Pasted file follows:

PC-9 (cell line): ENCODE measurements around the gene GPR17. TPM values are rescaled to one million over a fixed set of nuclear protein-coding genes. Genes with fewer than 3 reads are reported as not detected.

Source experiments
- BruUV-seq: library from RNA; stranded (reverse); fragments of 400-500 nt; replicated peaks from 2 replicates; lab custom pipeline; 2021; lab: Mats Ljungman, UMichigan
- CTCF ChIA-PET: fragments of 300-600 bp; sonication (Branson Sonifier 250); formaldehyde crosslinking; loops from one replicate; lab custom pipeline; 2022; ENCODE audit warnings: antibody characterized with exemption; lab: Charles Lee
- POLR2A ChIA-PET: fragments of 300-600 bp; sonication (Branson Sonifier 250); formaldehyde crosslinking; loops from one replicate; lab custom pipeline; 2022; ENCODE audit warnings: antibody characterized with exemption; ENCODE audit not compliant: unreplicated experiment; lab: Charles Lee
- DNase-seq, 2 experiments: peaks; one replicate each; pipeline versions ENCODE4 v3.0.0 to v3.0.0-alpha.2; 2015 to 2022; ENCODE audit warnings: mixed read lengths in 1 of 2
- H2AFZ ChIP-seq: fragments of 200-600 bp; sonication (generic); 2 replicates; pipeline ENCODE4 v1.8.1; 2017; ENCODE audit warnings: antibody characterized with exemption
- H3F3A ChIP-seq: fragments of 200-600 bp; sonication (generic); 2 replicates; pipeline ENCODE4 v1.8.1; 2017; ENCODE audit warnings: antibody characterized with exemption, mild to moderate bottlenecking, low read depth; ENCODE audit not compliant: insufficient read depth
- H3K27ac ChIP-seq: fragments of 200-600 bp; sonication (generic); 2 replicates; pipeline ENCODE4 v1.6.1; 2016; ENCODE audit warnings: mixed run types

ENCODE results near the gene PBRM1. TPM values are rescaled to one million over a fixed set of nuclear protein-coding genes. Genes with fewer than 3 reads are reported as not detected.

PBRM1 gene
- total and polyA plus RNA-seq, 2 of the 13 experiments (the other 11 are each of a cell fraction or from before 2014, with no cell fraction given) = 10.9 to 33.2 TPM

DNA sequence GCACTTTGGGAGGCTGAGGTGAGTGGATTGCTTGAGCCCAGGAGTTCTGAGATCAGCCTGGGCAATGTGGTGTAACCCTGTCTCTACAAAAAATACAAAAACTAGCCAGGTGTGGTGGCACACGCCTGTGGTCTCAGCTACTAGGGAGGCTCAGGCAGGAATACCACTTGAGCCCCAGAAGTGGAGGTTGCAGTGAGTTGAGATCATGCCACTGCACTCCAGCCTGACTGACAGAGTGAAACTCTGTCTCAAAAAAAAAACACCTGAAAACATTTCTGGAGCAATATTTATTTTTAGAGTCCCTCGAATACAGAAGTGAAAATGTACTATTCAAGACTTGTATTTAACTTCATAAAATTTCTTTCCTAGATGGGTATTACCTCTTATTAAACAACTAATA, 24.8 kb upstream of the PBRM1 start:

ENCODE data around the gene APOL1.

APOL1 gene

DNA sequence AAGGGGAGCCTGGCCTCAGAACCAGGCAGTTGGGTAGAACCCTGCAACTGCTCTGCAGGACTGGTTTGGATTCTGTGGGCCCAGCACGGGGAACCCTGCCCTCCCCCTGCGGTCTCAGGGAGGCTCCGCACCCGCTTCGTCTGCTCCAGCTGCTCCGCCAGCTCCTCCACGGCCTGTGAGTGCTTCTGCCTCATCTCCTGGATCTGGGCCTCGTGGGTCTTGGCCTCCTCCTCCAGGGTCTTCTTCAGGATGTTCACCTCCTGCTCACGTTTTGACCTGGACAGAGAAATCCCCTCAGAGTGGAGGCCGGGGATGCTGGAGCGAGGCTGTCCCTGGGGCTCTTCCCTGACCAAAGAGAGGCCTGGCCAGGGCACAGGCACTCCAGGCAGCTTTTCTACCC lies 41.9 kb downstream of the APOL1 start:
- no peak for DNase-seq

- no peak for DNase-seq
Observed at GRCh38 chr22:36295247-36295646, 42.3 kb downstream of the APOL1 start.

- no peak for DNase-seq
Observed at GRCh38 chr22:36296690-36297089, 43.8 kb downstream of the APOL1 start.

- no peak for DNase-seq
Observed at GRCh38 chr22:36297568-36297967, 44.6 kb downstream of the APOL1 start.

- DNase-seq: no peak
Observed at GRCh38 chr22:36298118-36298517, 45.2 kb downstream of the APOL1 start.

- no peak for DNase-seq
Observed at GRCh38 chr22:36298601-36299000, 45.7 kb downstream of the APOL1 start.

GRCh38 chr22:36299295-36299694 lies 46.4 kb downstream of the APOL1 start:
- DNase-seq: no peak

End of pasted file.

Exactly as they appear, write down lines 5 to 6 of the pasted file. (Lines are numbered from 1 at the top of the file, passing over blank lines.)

- POLR2A ChIA-PET: fragments of 300-600 bp; sonication (Branson Sonifier 250); formaldehyde crosslinking; loops from one replicate; lab custom pipeline; 2022; ENCODE audit warnings: antibody characterized with exemption; ENCODE audit not compliant: unreplicated experiment; lab: Charles Lee
- DNase-seq, 2 experiments: peaks; one replicate each; pipeline versions ENCODE4 v3.0.0 to v3.0.0-alpha.2; 2015 to 2022; ENCODE audit warnings: mixed read lengths in 1 of 2